- greater flexibility in timing for the evaluation of sharing savings (claims run-out reduced to 3 months);
- greater flexibility in antitrust review;
- greater flexibility in timing for repayment of losses; and
- additional options for participation of Federally Qualified Health Centers (FQHCs) and Rural Health Clinics (RHCs).
In connection with the ACO final rule, CMS and the HHS Office of Inspector General released an interim final rule with comment period establishing waivers of the Physician Self-Referral Law (“Stark law ”), the Anti-Kickback Statute, and certain civil monetary penalty law provisions to specified arrangements involving ACOs. The Federal Trade Commission and Antitrust Division of the Department of Justice also issued a “Statement of Antitrust Enforcement Policy” regarding ACOs and the Internal Revenue Service issued a notice concerning tax-exempt organizations.
Simultaneously, the Center for Medicare & Medicaid Innovation announced an ACO advanced payment model. This model is intended for organizations, including rural and physician-led ACOs, in need of capital to make the necessary investments to coordinate care.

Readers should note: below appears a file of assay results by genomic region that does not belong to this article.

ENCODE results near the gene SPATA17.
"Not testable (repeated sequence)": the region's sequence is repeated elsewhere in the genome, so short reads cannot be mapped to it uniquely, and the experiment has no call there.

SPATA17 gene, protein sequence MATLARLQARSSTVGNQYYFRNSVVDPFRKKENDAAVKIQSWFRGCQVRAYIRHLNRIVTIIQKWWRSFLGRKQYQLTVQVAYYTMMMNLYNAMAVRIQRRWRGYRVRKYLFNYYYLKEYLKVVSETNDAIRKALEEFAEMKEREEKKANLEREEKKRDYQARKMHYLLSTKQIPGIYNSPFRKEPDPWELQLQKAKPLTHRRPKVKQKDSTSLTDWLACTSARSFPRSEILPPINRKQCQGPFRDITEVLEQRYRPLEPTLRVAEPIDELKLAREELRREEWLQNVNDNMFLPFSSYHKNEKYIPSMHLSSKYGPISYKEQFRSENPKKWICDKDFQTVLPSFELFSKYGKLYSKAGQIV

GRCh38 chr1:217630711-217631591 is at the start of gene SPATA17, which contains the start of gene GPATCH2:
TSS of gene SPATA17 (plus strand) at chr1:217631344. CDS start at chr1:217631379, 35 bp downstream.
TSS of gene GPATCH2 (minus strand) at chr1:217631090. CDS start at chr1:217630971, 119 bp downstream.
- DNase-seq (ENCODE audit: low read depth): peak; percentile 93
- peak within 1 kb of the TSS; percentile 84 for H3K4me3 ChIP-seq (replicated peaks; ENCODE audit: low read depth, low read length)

We will provide additional updates on the contents of the ACO final rule and related documents shortly.
On October 17th, the Innovation Center announced a new initiative – the Innovation Advisors Program. Innovation Advisors will support the Innovation Center in testing new models of care delivery, use their knowledge and skills in their organization in pursuing the three-part aim, work with local organizations and groups to drive delivery system reforms, and gather new ideas for possible testing or diffusion by the Innovation Center. The Innovation Advisors Program consists of face-to-face national and regional meetings, training sessions, seminars, presentations by subject matter experts and individual coaching. Innovation Advisors will partake in a dialogue between their home organization and the Innovation Center. A fellowship stipend of up to $20,000 is available to support the activities of individuals selected for the program. The Applications are due November 15th. Additional information, including the application, is available at http://www.orise.orau.gov/IAP/index.html. It is anticipated that CMS will select approximately 200 individuals to participate in this program.